From a Writer’s Files

YThis story is from my files, dated many moons ago. Back when I worked as a substitute teacher.

As the kindergarten kids told stories to the class, one five-year-old boy told how he and his brother, a fourth-grader, saw a deer. His brother shot at the deer and the deer jumped over a fence. The boys went over the fence. The younger boy had to help his brother through the fence. The boys chased the deer, which apparently had just been nicked by the bullet. The deer ran toward the lake. A car was coming, and the little boy told his brother to wait and they waited until the car passed. Then they went on after the deer. Their dad came running up and was about to shoot the deer, but the brother said, “Wait, Dad. I want to shoot it.”

So the brother shot and missed the deer but the bullet went into the water and hit a fish. It didn’t hurt the fish. They caught the fish. Then the dad shot the deer and according to the boy, it was a “Twenty buck.”

When the two boys returned to the house, they went by a pond, where they saw a rabbit. The older boy threw a rock and hit the rabbit in the side, but the younger boy threw a rock and hit the rabbit in the head and killed it.DSC_0084  best

“You really are a fine hunter,” I said and the five-year-old boy agreed.

As a member of Writers of the Foothills, I feel sure that this boy may never become such a great hunter as he imagines he is, but I’ll bet if he shoots to become a writer, he will hit the bull’s-eye.

© 2014 Freeda Baker Nichols

While Sleeping Hunter Dreams

Fast Asleep

The yellow leaves come down.  The gusting wind
unhooks their stems from limbs, releasing them
to furl and swirl through cooling air.  At last,
no more hot summer days.  The chill of frost
on morning-glory vines sets out to kill
their will to live and bloom in blues and reds.
The wasps, too numb to sting, fly slow in search
of clefts to shield them from the coming freeze.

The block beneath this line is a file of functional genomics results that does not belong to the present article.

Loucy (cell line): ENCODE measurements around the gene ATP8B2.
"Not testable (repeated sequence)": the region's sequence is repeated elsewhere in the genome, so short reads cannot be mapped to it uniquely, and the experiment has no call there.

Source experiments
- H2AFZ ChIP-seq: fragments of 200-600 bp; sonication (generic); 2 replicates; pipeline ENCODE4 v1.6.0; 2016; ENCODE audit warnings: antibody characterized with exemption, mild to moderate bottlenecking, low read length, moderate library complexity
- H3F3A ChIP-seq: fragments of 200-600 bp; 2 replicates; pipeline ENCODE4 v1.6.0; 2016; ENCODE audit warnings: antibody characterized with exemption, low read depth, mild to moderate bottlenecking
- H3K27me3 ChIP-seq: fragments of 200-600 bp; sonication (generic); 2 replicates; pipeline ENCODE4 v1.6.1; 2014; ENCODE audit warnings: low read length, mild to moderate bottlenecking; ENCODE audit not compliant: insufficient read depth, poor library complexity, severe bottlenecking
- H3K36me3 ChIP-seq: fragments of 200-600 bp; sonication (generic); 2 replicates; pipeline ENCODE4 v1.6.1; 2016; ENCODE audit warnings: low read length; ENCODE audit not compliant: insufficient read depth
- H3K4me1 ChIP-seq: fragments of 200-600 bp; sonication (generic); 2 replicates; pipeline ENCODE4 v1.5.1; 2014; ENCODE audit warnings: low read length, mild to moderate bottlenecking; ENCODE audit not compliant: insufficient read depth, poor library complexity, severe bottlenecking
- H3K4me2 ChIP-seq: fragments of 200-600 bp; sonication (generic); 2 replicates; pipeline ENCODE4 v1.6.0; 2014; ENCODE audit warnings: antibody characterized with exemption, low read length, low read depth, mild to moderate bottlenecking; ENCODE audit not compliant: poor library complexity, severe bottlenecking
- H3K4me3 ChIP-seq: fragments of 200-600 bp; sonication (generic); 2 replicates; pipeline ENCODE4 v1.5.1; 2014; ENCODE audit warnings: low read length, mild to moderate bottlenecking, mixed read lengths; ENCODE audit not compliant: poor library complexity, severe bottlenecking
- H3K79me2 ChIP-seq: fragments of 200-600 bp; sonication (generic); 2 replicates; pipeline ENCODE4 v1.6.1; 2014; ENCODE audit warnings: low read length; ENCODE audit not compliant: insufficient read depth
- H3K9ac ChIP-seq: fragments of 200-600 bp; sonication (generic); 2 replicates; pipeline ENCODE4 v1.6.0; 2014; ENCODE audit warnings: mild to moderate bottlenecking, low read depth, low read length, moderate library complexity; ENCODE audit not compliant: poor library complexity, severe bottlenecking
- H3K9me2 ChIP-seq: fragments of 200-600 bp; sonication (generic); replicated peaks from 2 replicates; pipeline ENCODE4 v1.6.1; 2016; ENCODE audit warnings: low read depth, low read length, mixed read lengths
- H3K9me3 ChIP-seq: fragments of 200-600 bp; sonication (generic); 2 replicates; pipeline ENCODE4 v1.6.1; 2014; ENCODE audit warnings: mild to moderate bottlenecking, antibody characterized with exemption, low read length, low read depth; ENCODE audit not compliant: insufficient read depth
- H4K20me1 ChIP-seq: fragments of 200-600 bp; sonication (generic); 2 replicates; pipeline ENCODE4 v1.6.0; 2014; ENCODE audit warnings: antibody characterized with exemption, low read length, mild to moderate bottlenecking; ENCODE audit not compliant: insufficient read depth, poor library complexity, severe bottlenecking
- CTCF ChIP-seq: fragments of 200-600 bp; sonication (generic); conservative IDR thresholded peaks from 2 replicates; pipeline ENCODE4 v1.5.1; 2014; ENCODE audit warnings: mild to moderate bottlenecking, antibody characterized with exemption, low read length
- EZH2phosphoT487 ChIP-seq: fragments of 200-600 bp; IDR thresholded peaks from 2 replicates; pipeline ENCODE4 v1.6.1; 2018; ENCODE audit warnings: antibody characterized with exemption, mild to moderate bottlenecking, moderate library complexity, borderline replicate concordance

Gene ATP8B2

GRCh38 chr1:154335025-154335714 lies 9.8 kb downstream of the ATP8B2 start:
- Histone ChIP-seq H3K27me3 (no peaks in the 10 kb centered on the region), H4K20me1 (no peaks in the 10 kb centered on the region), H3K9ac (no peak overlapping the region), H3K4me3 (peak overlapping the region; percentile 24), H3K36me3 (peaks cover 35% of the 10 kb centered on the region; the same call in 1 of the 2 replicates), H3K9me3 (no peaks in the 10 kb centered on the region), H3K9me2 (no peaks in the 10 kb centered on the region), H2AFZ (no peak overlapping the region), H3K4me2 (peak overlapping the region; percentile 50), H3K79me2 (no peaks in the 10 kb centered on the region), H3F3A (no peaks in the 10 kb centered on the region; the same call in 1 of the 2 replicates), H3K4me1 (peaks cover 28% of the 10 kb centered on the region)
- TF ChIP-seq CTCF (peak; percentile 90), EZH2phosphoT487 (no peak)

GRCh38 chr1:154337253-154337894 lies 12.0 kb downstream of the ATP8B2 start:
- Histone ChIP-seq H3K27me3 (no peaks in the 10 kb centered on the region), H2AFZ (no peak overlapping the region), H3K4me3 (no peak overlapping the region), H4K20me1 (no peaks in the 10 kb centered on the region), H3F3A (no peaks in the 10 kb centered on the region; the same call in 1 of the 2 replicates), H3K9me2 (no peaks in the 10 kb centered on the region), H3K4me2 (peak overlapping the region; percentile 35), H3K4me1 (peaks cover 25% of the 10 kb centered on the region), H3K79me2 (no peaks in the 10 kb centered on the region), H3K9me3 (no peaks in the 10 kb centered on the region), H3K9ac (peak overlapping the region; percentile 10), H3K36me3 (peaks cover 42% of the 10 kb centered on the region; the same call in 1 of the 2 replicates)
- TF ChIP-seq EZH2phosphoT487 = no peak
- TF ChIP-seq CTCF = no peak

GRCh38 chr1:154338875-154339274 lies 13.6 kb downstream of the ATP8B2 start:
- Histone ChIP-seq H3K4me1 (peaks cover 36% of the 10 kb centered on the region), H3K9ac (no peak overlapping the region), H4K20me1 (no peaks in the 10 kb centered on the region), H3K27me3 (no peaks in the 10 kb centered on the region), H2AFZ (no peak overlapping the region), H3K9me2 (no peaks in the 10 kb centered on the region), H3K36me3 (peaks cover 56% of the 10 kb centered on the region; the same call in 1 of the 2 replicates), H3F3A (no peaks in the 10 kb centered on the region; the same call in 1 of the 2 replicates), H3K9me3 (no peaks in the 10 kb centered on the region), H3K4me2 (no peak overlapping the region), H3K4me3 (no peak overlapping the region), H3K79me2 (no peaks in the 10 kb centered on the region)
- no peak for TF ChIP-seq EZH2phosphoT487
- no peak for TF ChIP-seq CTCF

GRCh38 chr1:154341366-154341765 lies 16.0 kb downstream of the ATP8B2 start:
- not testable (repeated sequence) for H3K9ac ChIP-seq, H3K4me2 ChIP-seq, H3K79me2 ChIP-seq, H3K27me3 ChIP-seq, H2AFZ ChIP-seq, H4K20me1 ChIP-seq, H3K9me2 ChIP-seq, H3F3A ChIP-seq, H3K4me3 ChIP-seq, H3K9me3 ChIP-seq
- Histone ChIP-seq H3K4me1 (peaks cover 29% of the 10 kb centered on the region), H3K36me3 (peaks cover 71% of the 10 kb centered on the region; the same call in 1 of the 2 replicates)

The ladybugs attach to windowsills
like beggar lice to slacks of velveteen.
A buck with eight-point rack meanders through
a hunter’s yard where large, synthetic buck
stands bolted down–a target for son’s bow
and arrow.  Snorting buck begins to paw.
A fight commences when the antlers lock.
The phony head falls off.  The buck holds high
his rack, big headedly, returns through fog
to oak-lined woods while sleeping hunter dreams.
The autumn sun arises bright and round
as basketballs—or pumpkins, carved like jack-
o-lanterns, snaggle-toothed and smiling by
the porch, October thirty-first.  Wild geese
fly south.  They bid adieu to all who hear
their cry.  The cold and blowing snow appears
and mummy-wraps the world in softest white.

© 2013 Freeda Baker Nichols


November 09, 2013

Writing Attitudes    (Note: borrowed this from somewhere. Found in my notes on writing tips)

1.  Write with nouns and verbs,
rather than adjectives and adverbs
2.  Don’t overwrite or overstate

3.  Avoid rhetorical questions
4.  Stay out of your story
5.  Break all these rules —

Hemingway did.  Faulkner did.

English: Hemingway posing for a dust jacket ph...

English: Hemingway posing for a dust jacket photo by Lloyd Arnold for the first edition of “For Whom the Bell Tolls”, at the Sun Valley Lodge, Idaho, late 1939. (Photo credit: Wikipedia)

Portrait of William Faulkner

Portrait of William Faulkner (Photo credit: Wikipedia)